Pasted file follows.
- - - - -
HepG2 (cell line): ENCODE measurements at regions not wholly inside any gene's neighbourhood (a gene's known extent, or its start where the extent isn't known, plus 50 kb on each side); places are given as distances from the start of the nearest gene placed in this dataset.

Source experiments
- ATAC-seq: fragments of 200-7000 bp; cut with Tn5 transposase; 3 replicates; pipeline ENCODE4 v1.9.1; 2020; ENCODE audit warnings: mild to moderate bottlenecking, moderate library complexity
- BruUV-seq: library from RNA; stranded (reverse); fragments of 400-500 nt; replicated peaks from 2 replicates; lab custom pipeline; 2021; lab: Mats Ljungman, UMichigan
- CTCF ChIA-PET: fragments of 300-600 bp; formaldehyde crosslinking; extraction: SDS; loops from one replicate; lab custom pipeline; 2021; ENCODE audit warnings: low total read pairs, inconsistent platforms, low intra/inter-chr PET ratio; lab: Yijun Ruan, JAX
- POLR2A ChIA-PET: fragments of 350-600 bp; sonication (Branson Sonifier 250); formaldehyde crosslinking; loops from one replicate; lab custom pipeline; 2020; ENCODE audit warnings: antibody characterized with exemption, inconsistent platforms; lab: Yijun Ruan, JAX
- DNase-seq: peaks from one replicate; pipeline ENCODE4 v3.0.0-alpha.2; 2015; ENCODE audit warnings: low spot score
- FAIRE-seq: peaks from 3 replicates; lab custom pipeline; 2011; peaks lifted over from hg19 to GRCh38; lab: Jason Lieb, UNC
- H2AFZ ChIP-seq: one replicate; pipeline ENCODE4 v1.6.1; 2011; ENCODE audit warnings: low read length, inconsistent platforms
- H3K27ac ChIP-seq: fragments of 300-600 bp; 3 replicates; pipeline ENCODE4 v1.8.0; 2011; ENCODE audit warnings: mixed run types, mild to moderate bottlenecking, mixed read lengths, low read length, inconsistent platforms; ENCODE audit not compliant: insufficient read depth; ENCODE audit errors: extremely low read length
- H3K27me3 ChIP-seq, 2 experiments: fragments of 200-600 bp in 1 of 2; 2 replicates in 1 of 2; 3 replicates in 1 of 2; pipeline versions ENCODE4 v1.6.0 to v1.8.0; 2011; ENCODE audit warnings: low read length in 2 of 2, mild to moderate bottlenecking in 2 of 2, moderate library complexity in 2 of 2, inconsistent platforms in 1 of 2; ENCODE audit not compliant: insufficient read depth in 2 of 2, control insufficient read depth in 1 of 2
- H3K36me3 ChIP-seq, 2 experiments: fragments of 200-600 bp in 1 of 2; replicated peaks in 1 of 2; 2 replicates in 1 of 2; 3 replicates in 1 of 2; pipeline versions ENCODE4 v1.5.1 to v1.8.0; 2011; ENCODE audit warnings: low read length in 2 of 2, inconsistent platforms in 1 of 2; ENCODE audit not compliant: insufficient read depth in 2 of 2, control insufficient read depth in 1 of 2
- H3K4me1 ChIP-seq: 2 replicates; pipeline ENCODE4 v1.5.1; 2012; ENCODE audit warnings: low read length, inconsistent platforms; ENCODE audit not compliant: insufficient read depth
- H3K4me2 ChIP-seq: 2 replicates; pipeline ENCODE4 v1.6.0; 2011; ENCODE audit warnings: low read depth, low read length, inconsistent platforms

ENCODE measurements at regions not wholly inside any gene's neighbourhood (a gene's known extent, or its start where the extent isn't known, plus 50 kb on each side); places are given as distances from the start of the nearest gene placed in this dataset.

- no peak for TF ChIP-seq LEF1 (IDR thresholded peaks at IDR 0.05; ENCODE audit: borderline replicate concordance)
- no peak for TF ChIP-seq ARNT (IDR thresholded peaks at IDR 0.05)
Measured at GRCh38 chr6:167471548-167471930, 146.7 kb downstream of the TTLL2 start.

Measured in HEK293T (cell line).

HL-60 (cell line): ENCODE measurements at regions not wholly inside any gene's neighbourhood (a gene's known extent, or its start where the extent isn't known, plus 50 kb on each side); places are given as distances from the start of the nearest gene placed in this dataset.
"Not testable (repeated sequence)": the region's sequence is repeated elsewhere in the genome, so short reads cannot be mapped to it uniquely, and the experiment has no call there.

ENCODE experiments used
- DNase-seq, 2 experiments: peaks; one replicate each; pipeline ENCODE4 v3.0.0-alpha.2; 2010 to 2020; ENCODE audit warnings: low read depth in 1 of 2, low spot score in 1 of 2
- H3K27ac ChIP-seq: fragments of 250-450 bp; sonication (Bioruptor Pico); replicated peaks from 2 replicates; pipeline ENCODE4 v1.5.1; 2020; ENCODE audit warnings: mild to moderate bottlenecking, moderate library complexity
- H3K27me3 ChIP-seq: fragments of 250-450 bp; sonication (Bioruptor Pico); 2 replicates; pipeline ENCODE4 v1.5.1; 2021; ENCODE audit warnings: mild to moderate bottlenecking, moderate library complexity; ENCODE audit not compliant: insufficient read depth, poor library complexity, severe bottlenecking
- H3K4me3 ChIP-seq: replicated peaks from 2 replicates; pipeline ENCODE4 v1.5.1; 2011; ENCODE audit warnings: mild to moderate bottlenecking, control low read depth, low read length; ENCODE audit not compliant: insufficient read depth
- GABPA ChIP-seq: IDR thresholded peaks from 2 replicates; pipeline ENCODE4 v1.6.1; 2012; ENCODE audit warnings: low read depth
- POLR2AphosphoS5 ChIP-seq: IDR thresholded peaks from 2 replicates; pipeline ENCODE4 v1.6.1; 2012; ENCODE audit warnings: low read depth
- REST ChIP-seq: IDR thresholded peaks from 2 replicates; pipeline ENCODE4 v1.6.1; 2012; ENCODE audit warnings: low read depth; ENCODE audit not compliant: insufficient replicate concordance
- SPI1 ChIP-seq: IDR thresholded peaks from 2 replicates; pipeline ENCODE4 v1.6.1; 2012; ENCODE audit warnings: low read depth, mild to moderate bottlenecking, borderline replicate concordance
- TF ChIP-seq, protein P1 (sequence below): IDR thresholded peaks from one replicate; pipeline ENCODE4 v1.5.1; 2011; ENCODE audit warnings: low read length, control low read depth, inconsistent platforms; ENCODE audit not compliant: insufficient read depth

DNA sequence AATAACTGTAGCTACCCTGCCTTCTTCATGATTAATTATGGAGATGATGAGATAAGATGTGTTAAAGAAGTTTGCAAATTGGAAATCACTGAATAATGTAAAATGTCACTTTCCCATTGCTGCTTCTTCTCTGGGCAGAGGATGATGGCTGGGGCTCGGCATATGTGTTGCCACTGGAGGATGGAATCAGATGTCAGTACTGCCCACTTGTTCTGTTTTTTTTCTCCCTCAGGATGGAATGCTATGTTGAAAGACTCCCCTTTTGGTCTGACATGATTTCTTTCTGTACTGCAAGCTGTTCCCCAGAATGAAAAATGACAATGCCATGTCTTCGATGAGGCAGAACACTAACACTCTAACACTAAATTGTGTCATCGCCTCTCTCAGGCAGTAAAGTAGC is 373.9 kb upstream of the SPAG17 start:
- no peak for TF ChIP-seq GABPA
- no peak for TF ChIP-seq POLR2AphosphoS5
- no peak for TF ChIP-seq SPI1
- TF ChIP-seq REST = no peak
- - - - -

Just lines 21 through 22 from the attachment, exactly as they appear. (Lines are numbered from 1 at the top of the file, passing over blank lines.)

"Not testable (repeated sequence)": the region's sequence is repeated elsewhere in the genome, so short reads cannot be mapped to it uniquely, and the experiment has no call there.

ENCODE experiments used